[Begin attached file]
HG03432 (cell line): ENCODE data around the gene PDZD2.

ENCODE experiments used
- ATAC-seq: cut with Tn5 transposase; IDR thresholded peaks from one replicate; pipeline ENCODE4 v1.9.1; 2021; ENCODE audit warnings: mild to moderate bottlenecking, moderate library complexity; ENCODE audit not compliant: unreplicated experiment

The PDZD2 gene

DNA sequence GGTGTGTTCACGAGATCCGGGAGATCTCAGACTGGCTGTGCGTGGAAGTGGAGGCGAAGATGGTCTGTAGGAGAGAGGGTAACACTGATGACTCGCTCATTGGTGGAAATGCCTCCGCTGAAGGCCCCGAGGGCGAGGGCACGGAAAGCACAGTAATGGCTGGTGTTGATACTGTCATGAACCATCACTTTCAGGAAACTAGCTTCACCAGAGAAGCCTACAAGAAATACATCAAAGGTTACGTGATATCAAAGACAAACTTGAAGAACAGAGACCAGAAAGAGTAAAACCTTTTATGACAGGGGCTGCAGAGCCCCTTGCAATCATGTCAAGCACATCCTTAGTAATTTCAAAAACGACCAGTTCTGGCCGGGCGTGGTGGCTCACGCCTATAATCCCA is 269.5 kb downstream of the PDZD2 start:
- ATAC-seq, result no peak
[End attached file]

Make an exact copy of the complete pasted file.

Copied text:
HG03432 (cell line): ENCODE data around the gene PDZD2.

ENCODE experiments used
- ATAC-seq: cut with Tn5 transposase; IDR thresholded peaks from one replicate; pipeline ENCODE4 v1.9.1; 2021; ENCODE audit warnings: mild to moderate bottlenecking, moderate library complexity; ENCODE audit not compliant: unreplicated experiment

The PDZD2 gene

DNA sequence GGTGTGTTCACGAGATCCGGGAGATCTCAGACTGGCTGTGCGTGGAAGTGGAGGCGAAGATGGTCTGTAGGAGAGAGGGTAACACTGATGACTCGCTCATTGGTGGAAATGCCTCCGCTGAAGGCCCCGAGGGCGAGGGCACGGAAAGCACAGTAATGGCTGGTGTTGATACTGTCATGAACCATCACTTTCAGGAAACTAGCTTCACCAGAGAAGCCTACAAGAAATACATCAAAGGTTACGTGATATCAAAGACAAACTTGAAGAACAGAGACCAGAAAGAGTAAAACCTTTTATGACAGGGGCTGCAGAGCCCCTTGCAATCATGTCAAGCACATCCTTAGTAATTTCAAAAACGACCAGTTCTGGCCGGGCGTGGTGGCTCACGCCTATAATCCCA is 269.5 kb downstream of the PDZD2 start:
- ATAC-seq, result no peak